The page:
Friday Night:

Go out to eat?  Nope, we spent it at home cooking dinner together (that part is really not all that bad) and then we watched a red box rental. We rented Thor 2. Was it good? We don't know. We were both so tired from inservice week that we feel asleep and missed a half of the movie.

Saturday Morning:

Raining.  When you choose not to spend money, the rain falling in the morning seems a little more depressing.  Go out to brunch or coffee at Panera?  Nope, we're paying down debt.  Homemade pancakes and coffee at home (again, really not that bad).  After breakfast, though, it gets interesting.  My wife remarks that most of her clothes have holes in them, as do mine.  "Hey honey, do you want to go shopping?"  Nope, we are paying down debt. So we meal planned and made the grocery list, but we had to make sure that it stayed within $100. That is our grocery budget for a week.

Bryant goes to three stores (Kroger, Aldi, and a local market) to keep us within the budget. Emily stays home and does a free workout on the internet. On a side note, Fitness Blender is a completely free website that has about every workout you can imagine. It is incredible and is currently what Em uses every day she does not run...which is also free.  Here is their link:

This is all followed by a cheap lunch of sandwiches, apples, peanut butter, and pickles.

Saturday Afternoon:

Bryant takes a nap. Emily watches Netflix. Netflix is $10 a month and is what we use instead of cable. Bryant gets up from nap. One more Netflix show, in which Emily falls asleep, and on to making dinner in. If you are counting at home, this is our 4th meal made in this weekend. However, if you are looking for a cheap date night, pick out a complex recipe and cook it at home together. Have you ever tried to cut a spaghetti squash without chopping off your fingers? Try it and get back to us. That in itself is a $4 adventure date that requires massive team work and some YouTubing.

Saturday Night:
Eat the spaghetti squash meal and watch Hitch on Netflix.


Breakfast is two pieces of toast. Then it is church followed by leftovers at home. Bryant goes to work on a music project that might be a potential revenue stream. Emily stays at home and gets ready for her first week back with students.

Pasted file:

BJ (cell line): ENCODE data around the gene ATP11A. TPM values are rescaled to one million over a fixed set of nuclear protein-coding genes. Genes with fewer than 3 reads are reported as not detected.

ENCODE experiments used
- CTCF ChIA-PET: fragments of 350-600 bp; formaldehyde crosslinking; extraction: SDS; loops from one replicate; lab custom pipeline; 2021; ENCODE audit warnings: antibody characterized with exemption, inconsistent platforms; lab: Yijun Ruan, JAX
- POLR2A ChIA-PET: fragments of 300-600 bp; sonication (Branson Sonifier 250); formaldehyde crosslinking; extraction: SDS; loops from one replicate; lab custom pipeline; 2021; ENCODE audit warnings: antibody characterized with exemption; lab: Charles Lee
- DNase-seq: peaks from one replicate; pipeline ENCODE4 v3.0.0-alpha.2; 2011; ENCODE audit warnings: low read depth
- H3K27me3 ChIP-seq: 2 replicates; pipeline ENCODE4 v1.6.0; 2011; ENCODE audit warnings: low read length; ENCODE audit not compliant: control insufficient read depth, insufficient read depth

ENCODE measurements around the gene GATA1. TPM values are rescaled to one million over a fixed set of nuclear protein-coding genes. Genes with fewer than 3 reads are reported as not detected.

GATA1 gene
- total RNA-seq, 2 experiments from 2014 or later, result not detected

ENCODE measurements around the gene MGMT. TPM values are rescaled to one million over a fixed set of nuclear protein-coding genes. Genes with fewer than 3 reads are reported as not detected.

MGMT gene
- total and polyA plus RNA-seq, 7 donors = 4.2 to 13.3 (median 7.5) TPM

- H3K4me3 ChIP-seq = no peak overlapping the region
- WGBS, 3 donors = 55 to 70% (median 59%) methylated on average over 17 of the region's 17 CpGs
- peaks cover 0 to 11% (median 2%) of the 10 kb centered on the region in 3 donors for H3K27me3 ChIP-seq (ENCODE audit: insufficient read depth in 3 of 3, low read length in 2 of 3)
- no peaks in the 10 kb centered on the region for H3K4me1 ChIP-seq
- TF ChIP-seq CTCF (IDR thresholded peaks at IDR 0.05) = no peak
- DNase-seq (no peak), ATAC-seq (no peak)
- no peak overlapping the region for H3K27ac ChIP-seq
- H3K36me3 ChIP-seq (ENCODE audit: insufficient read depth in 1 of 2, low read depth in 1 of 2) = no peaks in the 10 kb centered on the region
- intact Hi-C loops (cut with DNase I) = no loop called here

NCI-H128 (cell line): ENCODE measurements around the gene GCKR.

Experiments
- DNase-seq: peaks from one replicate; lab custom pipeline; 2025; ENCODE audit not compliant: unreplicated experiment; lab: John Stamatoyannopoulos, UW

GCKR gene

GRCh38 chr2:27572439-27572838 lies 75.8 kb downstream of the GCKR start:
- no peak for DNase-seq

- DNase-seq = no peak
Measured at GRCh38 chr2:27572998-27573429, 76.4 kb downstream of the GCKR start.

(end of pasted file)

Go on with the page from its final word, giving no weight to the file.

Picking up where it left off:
While this process is not glamorous and we definitely feel temptations of spending, we know we are one loan away from being done. The most important thing for us is that we got quality time together because we are in this together. When we look back on the weekend, was this really that bad? Is that what we were fearing by choosing to pay down our debt quickly? We have learned to live within our means. We have also talked multiple times about how, through two years of marriage, we are happy.  Build a strong foundation for your marriage and be intentional about sticking together. It's not easy for any of us, but it can be done.

In Christ,
Bryant and Emily

Friday, July 4, 2014

Eating Healthy on a Budget

Grace and Peace to You,

Debt as of 06/09/2012:  $92,645.00

Debt as of 07/04/2014:  $19,176.38

Total Debt Paid Down:  $73,468.62

One of the hardest parts of the budget for us is the grocery list. When we originally started doing our budget, we tried to only spend $60 a week on groceries. However, we only did that for a few months before we changed that number to $100. Even moving it to $100, it is one of the areas we struggle to stay within budget. The reason for that is we really like to eat healthy. In January of this year, we actually started trying to eat mainly a Paleo diet.

Why Paleo?

Emily is a migraine sufferer and her headaches started to get much worse this past year. She was having 6 – 8 migraines a month. That is really difficult to manage with a teaching career. Therefore, we decided to make a change in our diet and see if that had any impact on frequency of the headaches.